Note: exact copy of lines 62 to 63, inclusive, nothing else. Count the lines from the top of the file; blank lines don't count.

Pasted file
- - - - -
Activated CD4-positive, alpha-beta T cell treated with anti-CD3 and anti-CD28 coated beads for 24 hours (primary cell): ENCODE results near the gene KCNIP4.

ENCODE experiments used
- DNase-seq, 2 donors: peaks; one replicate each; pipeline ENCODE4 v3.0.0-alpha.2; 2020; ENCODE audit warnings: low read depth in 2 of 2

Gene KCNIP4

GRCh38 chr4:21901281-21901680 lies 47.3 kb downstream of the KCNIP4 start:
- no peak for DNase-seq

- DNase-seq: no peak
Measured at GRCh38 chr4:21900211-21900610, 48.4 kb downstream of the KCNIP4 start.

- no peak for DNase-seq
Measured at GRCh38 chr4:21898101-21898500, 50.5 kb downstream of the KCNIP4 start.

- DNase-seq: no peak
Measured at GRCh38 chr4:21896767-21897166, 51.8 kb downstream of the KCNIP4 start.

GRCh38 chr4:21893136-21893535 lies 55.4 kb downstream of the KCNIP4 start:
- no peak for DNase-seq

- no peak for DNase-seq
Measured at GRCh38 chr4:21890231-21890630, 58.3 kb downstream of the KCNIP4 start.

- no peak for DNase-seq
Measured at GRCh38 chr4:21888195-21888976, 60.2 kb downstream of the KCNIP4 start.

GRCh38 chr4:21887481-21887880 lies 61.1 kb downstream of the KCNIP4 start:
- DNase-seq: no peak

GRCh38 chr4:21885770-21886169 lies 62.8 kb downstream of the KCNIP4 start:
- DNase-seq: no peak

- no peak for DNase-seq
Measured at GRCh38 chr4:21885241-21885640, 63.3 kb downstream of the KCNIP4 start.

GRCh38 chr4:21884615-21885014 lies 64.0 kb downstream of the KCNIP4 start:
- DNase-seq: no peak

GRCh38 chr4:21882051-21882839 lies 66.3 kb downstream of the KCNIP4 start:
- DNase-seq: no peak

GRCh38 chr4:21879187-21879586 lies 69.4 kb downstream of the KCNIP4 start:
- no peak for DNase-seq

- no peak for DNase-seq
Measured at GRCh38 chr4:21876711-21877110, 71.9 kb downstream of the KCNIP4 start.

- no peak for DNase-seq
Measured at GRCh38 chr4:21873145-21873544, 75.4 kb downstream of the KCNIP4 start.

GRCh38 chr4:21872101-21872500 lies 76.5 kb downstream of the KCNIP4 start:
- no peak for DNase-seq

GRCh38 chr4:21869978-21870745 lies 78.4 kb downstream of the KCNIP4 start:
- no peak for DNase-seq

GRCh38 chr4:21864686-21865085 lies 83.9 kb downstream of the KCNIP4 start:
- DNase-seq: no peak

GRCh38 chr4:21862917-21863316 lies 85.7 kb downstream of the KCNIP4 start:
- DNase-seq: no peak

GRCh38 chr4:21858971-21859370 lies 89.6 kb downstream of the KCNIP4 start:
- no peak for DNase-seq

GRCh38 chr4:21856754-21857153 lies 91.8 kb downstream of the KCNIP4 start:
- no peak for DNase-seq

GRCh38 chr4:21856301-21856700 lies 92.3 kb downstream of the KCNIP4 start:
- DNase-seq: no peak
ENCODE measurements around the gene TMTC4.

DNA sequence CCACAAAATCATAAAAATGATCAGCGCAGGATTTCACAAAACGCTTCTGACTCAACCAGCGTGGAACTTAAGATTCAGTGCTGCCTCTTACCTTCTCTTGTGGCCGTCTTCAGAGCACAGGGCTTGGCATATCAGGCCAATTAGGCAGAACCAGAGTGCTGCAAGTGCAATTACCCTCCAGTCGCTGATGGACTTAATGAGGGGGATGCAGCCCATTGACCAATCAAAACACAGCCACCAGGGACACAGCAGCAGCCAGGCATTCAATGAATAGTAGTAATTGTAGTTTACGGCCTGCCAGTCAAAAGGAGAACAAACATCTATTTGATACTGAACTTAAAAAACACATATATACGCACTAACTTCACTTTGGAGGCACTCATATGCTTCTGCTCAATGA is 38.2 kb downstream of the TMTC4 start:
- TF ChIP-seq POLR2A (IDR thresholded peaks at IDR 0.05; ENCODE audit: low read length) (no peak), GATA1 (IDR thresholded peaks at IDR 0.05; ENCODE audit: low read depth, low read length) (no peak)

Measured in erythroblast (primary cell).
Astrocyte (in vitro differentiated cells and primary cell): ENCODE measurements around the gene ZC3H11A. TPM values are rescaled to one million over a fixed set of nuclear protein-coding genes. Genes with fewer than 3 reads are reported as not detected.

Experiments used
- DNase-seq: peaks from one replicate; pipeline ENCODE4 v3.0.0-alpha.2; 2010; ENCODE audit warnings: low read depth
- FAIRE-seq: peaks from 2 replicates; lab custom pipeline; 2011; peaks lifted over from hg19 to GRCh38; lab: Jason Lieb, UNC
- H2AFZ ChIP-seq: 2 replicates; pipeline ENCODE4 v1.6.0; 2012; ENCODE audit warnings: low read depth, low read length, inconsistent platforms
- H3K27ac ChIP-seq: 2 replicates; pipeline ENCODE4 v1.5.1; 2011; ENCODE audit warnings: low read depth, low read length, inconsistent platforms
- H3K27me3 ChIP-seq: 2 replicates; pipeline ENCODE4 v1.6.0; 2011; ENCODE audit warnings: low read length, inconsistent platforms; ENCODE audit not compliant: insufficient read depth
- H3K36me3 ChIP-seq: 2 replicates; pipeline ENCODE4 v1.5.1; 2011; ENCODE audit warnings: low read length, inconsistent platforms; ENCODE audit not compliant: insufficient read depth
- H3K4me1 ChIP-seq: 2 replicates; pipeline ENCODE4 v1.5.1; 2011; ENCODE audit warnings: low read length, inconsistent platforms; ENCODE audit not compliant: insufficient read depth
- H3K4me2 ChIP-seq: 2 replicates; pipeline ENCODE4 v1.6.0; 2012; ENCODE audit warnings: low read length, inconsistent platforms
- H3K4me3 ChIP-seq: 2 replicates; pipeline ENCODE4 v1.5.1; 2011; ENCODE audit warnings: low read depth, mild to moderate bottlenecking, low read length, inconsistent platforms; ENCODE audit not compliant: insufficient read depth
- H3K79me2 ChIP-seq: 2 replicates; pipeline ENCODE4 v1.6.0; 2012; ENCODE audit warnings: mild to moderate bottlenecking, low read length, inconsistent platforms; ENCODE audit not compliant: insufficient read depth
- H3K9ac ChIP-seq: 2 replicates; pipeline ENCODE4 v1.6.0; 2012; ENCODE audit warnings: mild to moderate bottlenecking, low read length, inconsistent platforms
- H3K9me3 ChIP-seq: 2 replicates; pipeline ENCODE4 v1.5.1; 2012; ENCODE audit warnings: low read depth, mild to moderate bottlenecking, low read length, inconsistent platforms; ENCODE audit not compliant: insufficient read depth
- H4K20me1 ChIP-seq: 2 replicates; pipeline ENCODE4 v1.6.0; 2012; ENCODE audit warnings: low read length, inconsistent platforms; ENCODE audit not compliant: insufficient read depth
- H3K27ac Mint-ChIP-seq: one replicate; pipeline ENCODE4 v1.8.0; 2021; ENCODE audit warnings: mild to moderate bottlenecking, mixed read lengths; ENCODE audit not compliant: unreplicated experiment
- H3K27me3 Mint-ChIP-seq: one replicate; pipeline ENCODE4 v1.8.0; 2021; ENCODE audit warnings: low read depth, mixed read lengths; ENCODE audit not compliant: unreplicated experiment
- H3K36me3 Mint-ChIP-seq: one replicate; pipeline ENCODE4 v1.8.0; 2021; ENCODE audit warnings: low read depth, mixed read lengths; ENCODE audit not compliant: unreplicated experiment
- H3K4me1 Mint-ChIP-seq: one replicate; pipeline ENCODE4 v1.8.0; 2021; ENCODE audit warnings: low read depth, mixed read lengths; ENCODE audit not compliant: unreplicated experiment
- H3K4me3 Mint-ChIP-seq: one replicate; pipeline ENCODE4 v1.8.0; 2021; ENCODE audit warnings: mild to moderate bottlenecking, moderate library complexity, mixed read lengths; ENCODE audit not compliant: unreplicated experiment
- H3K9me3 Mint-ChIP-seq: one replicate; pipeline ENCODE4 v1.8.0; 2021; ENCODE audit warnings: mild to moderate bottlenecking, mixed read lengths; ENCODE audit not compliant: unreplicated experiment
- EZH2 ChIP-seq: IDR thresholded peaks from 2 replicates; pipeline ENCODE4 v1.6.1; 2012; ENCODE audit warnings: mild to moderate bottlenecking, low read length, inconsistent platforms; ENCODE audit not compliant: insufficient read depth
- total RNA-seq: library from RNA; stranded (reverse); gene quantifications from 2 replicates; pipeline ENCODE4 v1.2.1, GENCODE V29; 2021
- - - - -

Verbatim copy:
- H3K4me2 ChIP-seq: 2 replicates; pipeline ENCODE4 v1.6.0; 2012; ENCODE audit warnings: low read length, inconsistent platforms
- H3K4me3 ChIP-seq: 2 replicates; pipeline ENCODE4 v1.5.1; 2011; ENCODE audit warnings: low read depth, mild to moderate bottlenecking, low read length, inconsistent platforms; ENCODE audit not compliant: insufficient read depth